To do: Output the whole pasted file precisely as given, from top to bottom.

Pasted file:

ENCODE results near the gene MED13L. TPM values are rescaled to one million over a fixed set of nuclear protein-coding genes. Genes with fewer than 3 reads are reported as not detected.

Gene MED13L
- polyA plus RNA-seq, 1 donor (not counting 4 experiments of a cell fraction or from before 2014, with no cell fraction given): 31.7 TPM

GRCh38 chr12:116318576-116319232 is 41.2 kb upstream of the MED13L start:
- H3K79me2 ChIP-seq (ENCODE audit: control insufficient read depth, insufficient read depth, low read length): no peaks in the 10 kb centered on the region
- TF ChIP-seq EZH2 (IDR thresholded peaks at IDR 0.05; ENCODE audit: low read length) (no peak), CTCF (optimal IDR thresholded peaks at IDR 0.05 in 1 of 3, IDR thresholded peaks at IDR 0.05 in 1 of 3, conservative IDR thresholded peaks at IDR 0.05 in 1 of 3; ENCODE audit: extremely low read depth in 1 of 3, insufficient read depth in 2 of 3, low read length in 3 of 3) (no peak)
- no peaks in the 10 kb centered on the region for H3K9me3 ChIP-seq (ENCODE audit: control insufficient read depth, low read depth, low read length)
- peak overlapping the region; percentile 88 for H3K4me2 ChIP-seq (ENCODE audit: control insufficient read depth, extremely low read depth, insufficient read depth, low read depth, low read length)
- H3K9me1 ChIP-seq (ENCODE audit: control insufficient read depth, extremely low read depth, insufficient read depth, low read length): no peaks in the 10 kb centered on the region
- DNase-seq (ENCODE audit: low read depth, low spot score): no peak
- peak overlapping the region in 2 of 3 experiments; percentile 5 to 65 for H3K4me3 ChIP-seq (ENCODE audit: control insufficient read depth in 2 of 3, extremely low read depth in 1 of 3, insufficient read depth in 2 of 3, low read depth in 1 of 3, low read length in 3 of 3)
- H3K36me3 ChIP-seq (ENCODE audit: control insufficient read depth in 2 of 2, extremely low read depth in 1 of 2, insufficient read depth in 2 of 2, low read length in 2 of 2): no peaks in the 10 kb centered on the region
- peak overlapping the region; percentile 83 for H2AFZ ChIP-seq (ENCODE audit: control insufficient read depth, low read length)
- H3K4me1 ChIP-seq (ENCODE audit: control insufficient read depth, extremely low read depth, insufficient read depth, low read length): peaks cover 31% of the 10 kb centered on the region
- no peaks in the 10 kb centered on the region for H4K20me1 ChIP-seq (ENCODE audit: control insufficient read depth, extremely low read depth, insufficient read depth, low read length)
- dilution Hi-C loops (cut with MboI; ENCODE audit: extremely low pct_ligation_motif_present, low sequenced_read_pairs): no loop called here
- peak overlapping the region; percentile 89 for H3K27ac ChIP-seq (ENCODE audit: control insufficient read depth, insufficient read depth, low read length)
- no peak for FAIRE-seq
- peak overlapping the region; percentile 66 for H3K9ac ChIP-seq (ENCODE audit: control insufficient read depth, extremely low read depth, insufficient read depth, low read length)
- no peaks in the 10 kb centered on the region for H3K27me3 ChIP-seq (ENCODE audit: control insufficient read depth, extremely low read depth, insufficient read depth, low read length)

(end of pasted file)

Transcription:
ENCODE results near the gene MED13L. TPM values are rescaled to one million over a fixed set of nuclear protein-coding genes. Genes with fewer than 3 reads are reported as not detected.

Gene MED13L
- polyA plus RNA-seq, 1 donor (not counting 4 experiments of a cell fraction or from before 2014, with no cell fraction given): 31.7 TPM

GRCh38 chr12:116318576-116319232 is 41.2 kb upstream of the MED13L start:
- H3K79me2 ChIP-seq (ENCODE audit: control insufficient read depth, insufficient read depth, low read length): no peaks in the 10 kb centered on the region
- TF ChIP-seq EZH2 (IDR thresholded peaks at IDR 0.05; ENCODE audit: low read length) (no peak), CTCF (optimal IDR thresholded peaks at IDR 0.05 in 1 of 3, IDR thresholded peaks at IDR 0.05 in 1 of 3, conservative IDR thresholded peaks at IDR 0.05 in 1 of 3; ENCODE audit: extremely low read depth in 1 of 3, insufficient read depth in 2 of 3, low read length in 3 of 3) (no peak)
- no peaks in the 10 kb centered on the region for H3K9me3 ChIP-seq (ENCODE audit: control insufficient read depth, low read depth, low read length)
- peak overlapping the region; percentile 88 for H3K4me2 ChIP-seq (ENCODE audit: control insufficient read depth, extremely low read depth, insufficient read depth, low read depth, low read length)
- H3K9me1 ChIP-seq (ENCODE audit: control insufficient read depth, extremely low read depth, insufficient read depth, low read length): no peaks in the 10 kb centered on the region
- DNase-seq (ENCODE audit: low read depth, low spot score): no peak
- peak overlapping the region in 2 of 3 experiments; percentile 5 to 65 for H3K4me3 ChIP-seq (ENCODE audit: control insufficient read depth in 2 of 3, extremely low read depth in 1 of 3, insufficient read depth in 2 of 3, low read depth in 1 of 3, low read length in 3 of 3)
- H3K36me3 ChIP-seq (ENCODE audit: control insufficient read depth in 2 of 2, extremely low read depth in 1 of 2, insufficient read depth in 2 of 2, low read length in 2 of 2): no peaks in the 10 kb centered on the region
- peak overlapping the region; percentile 83 for H2AFZ ChIP-seq (ENCODE audit: control insufficient read depth, low read length)
- H3K4me1 ChIP-seq (ENCODE audit: control insufficient read depth, extremely low read depth, insufficient read depth, low read length): peaks cover 31% of the 10 kb centered on the region
- no peaks in the 10 kb centered on the region for H4K20me1 ChIP-seq (ENCODE audit: control insufficient read depth, extremely low read depth, insufficient read depth, low read length)
- dilution Hi-C loops (cut with MboI; ENCODE audit: extremely low pct_ligation_motif_present, low sequenced_read_pairs): no loop called here
- peak overlapping the region; percentile 89 for H3K27ac ChIP-seq (ENCODE audit: control insufficient read depth, insufficient read depth, low read length)
- no peak for FAIRE-seq
- peak overlapping the region; percentile 66 for H3K9ac ChIP-seq (ENCODE audit: control insufficient read depth, extremely low read depth, insufficient read depth, low read length)
- no peaks in the 10 kb centered on the region for H3K27me3 ChIP-seq (ENCODE audit: control insufficient read depth, extremely low read depth, insufficient read depth, low read length)